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For The Record

Wednesday, May 24, 2017 – Fenway Park, Section 34

Red Sox 9, Rangers 4

There was an extra buzz heading into my next game.  I was excited to see Chris Sale, only the second time I’ve gotten to see him this season.  He had struck out at least 10 batters in each of his past eight games, a major league record he shares with Pedro Martinez.  If he could repeat that feat again tonight, he’d set a new record.  And starting with a 10-run ninth inning earlier in the month, the offense had finally started scoring runs when he was pitching.  I was also happy that it was a sunny day, making it my warmest game of the year.  (Game time temp was announced at 59°, but it felt warmer.  I had a jacket for later, but I finally didn’t need all the winter accessories.)

Sale Day is always a fun day at Fenway.

Sale Day is always a fun day at Fenway.

It was also the major league debut of first base prospect Sam Travis.  He was called up for a few days as the Sox swapped fifth starters, and would provide a day off for Mitch Moreland, who had played in almost every game because Hanley Ramirez’s injuries prevented him from playing in the field.

Sam Travis made his major league debut at first base.

Sam Travis made his major league debut at first base. He got his first hit in the fifth inning, and ended up 2-for-4.

Sale started off by striking out the leadoff batter.  But when the next batter grounded out to third on the first pitch, everyone groaned.  Even though it would keep his pitch count low, we wanted a 10-K game.  The third batter hit a fly to right to complete a quick, efficient inning, but Sale still had nine strikeouts to go.  He did get two K’s in the second but only one more in the third.  He was perfect through the first three innings, but only had four strikeouts.

It was a beautiful night in the front row of Section 34. It was warmer at this night game than it had been at my last day game, ten days ago.

It was a beautiful night in the front row of Section 34. It was warmer at this night game than it had been at my last day game, ten days ago.

In the bottom of the third, the Red Sox accomplished that rarest of feats – they scored a run in a Chris Sale game.  Deven Marrero singled and stole second, and then Mookie Betts drove him in with a single.

Deven Marrero takes off from second on Mookie Betts' hit, to score the first run of the game.

Deven Marrero takes off from second on Mookie Betts' hit, on his way to score the first run of the game.

But that’s all the Sox would get in the inning, and then in the fourth the Rangers tied it up with a cheesy little run on a walk, passed ball, groundout, and sac fly.  There were no K’s in the inning – “That’s why it’s a record,” said the woman next to me, as the realization set in that he wasn’t going to get to ten – but Sale had something better going, as he had completed four innings without giving up a hit.

Chris Sale strikes out Mike Napoli in the second.

Chris Sale follows through after striking out Mike Napoli in the second.

“Old friend” Mike Napoli got a nice hand when the lineups were announced, when he came to bat the first time, and when he struck out in the second.  He even helped us further by dropping a foul pop fly for an error in the fourth, even though it didn’t end up amounting to anything.  But when he broke up the no-hitter by launching one of his trademarked homers over the Green Monster in the fifth to give the Rangers the lead, I wrote in my scorecard, “Nap’s not my friend anymore.”  They tacked on another run that inning, too, putting the Sox down 3-1.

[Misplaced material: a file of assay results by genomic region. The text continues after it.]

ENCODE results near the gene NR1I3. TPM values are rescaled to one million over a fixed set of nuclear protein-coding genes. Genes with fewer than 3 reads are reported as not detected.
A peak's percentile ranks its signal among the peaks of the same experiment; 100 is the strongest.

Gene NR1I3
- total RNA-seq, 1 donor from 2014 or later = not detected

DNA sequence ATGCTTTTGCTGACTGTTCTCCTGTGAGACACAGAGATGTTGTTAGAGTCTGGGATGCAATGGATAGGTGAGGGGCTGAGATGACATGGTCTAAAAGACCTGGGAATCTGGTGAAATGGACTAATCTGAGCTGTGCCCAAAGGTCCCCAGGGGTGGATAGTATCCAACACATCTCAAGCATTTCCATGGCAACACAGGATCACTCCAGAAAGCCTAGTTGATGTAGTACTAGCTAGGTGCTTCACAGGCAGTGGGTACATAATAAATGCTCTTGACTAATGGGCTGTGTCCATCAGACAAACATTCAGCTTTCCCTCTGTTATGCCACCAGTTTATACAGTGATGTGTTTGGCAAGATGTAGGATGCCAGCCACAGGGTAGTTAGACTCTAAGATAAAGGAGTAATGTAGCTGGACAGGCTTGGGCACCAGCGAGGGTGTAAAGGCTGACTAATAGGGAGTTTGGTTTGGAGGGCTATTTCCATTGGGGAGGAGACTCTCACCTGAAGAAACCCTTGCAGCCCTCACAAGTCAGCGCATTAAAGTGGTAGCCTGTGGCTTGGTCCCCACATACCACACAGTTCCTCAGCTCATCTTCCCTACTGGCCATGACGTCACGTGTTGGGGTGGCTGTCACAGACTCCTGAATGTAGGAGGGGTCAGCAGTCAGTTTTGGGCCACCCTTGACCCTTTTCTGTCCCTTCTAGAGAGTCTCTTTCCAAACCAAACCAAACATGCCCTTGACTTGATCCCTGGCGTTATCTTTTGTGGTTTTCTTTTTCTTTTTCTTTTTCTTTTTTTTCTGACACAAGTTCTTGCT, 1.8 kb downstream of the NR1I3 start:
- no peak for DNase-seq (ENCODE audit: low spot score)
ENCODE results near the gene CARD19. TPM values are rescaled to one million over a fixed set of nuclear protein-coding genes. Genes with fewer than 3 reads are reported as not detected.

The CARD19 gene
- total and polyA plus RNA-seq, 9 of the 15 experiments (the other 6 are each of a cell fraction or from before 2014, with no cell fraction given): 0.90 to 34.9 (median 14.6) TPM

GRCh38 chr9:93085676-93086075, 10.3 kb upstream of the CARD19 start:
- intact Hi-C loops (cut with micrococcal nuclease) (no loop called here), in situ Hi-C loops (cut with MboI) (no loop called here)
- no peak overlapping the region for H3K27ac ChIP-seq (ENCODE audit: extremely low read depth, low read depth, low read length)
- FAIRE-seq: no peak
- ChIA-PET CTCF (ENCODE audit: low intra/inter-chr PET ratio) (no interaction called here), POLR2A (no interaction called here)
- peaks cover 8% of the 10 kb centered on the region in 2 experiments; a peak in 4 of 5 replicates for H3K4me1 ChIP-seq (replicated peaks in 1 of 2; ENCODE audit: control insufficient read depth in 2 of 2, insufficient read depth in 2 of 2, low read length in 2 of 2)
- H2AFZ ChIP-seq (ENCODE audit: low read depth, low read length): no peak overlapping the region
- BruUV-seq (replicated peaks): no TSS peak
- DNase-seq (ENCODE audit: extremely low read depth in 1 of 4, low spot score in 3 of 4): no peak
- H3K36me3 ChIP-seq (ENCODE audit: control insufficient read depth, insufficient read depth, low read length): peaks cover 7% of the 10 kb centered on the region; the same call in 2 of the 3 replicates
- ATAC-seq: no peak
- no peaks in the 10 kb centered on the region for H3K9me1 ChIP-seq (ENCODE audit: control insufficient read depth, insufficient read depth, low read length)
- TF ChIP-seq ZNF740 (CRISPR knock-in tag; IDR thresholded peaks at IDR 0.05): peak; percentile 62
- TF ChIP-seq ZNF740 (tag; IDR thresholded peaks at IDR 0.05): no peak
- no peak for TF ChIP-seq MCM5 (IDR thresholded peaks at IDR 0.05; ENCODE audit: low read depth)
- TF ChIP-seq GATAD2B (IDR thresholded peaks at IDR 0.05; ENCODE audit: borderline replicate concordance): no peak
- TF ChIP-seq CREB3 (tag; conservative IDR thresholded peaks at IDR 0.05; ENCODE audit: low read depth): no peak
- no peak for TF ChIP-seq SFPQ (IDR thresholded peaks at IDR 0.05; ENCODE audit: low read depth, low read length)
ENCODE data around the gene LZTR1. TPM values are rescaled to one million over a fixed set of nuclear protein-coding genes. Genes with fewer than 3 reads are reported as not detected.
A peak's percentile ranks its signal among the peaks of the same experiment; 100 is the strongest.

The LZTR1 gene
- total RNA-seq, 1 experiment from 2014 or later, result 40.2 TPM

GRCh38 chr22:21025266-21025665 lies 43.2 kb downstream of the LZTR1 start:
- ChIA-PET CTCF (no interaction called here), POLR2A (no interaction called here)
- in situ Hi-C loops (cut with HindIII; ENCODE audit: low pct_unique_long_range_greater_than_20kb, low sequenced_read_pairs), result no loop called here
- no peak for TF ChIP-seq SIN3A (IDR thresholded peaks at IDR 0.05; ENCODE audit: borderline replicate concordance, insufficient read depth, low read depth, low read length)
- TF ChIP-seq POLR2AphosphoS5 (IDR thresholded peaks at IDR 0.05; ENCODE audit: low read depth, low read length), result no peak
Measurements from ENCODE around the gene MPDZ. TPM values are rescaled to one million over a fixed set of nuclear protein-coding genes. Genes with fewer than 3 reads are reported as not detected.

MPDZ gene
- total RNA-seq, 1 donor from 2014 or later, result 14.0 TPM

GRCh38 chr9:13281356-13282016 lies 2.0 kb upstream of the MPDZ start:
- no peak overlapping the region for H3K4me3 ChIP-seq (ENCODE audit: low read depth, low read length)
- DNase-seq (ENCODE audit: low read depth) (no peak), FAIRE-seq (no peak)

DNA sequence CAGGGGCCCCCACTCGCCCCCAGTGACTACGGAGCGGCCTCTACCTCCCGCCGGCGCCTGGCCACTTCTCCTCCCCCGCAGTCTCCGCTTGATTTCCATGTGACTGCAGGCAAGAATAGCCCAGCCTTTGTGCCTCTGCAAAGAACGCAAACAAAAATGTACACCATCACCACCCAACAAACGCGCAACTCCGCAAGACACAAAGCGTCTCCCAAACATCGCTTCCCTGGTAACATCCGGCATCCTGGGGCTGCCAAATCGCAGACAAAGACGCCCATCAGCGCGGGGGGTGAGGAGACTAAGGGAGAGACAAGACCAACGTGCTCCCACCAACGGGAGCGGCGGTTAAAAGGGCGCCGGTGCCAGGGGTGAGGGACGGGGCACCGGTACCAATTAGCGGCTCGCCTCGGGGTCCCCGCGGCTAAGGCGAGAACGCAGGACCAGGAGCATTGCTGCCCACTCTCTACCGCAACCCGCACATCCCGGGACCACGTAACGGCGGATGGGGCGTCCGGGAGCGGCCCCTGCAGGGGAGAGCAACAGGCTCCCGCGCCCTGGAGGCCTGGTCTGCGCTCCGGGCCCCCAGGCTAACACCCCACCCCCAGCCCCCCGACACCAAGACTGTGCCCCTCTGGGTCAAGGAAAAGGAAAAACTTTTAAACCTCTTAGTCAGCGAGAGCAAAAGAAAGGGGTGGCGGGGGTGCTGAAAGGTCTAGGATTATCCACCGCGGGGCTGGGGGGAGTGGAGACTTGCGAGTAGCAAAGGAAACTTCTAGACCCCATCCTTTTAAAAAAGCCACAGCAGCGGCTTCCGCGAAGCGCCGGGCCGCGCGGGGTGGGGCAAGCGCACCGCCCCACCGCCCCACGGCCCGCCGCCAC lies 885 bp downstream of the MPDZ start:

Mookie tracks down a fly ball.

Mookie tracks down a fly ball.

Texas pitcher Martin Perez was already over 100 pitches when he came out to start the seventh inning.  After getting one quick out, he gave up two singles and was lifted from the game.  (One of the hits was Sam Travis’s second of the game – and of his career.)  The new pitcher was greeted by pinch-hitter Mitch Moreland (in for Sandy Leon), who singled to drive in a run, and pinch-hitter Josh Rutledge (in for Marrero), who drove in the tying run.  After Mookie was intentionally walked, a wild pitch scored the go-ahead run, and then Dustin Pedroia knocked in two more.  Xander Bogaerts followed with a double, and Hanley Ramirez was intentionally walked.  Chris Young’s bases-loaded walk pushed another run across, and Andrew Benintendi’s sac fly plated the seventh run of the inning.  (Once the Sox had taken the lead and Napoli dropped another foul popup for an error, I wrote, “OK, he’s my friend again.”)  When it was all said and done, the Sox had sent 12 men to the plate, scored seven runs, and now led 8-3.

Mitch Moreland came in to pinch-hit, and promptly drove in a run.

Mitch Moreland came in to pinch-hit, and promptly drove in a run.

Mookie scores the fifth run of the inning on Pedey's hit.

Mookie scores the fifth run of the inning on Pedey's hit.

Andrew Benintendi had a single and a sac fly in the seventh inning.

Andrew Benintendi had a single and a sac fly in the seventh inning.

Sale came back out for the eighth, and got one out before allowing another run on four hits.  He finished with “only” six strikeouts, so it wouldn’t be a record ninth straight 10-K game, but the important thing was that he was lined up for the win.

Sale got a standing ovation as he came out of the game int he eighth.

Sale got a standing ovation as he came out of the game in the eighth.

Joe Kelly pitched the final inning and two-thirds to seal the win, and I finally got to see “Win, Dance, Repeat” again.

May 24, 2017 • Posted in: 2017 Games • Share on Facebook

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